The ever-changing landscape of pancreatic cancer stem cells

Patricia Sancho, Sonia Alcala, Valentyn Usachov, Patrick C Hermann, Bruno Sainz
Pancreatology: Official Journal of the International Association of Pancreatology (IAP) ... [et Al.] 2016, 16 (4): 489-96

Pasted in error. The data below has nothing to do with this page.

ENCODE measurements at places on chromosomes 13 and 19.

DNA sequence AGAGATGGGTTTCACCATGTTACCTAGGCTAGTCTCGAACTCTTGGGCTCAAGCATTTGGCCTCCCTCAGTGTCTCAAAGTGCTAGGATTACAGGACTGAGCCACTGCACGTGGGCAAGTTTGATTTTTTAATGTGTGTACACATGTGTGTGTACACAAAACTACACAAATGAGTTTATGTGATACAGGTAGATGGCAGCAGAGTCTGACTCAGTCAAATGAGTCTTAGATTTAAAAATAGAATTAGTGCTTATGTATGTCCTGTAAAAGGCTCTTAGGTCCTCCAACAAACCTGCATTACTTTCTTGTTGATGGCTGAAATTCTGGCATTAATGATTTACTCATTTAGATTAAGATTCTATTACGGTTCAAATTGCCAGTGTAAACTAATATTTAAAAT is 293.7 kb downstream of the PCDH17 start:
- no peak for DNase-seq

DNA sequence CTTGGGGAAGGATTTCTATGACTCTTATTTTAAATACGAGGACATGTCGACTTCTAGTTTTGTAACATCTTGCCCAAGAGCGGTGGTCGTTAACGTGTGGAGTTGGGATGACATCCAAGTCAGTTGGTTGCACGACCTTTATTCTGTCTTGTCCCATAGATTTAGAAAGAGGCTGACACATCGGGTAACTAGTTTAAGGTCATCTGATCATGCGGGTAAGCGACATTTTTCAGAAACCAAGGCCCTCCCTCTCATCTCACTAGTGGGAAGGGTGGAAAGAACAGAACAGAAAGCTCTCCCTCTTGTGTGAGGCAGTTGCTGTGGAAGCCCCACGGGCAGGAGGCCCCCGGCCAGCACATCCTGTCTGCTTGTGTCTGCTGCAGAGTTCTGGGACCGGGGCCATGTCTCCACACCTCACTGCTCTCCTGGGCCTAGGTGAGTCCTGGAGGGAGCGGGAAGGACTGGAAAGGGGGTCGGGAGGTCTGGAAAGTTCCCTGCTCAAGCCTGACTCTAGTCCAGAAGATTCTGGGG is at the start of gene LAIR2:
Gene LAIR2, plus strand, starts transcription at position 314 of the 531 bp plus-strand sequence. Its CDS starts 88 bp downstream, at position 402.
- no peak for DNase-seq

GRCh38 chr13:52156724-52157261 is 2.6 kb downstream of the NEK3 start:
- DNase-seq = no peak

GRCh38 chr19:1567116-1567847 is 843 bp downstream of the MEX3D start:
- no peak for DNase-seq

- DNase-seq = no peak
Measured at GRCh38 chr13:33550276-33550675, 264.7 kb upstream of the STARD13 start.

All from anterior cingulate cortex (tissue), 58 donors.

Over the past decade, the cancer stem cell (CSC) concept in solid tumors has gained enormous momentum as an attractive model to explain tumor heterogeneity. The model proposes that tumors contain a subpopulation of rare cancer cells with stem-like properties that maintain the hierarchy of the tumor and drive tumor initiation, progression, metastasis, and chemoresistance. The identification and subsequent isolation of CSCs in pancreatic ductal adenocarcinoma (PDAC) in 2007 provided enormous insight into this extremely metastatic and chemoresistant tumor and renewed hope for developing more specific therapies against this disease. Unfortunately, we have made only marginal advances in applying the knowledge learned to the development of new and more effective treatments for pancreatic cancer. The latter has been partly due to the lack of adequate in vitro and in vivo systems compounded by the use of markers that do not reproducibly nor exclusively select for an enriched CSC population. Thus, attempts to define a pancreatic CSC-specific genetic, epigenetic or proteomic signature has been challenging. Fortunately recent advances in the CSC field have overcome many of these challenges and have opened up new opportunities for developing therapies that target the CSC population. In this review, we discuss these current advances, specifically new methods for the identification and isolation of pancreatic CSCs, new insights into the metabolic profile of CSCs at the level of mitochondrial respiration, and the utility of genetically engineered mouse models as surrogate systems to both study CSC biology and evaluate CSC-specific targeted therapies in vivo.

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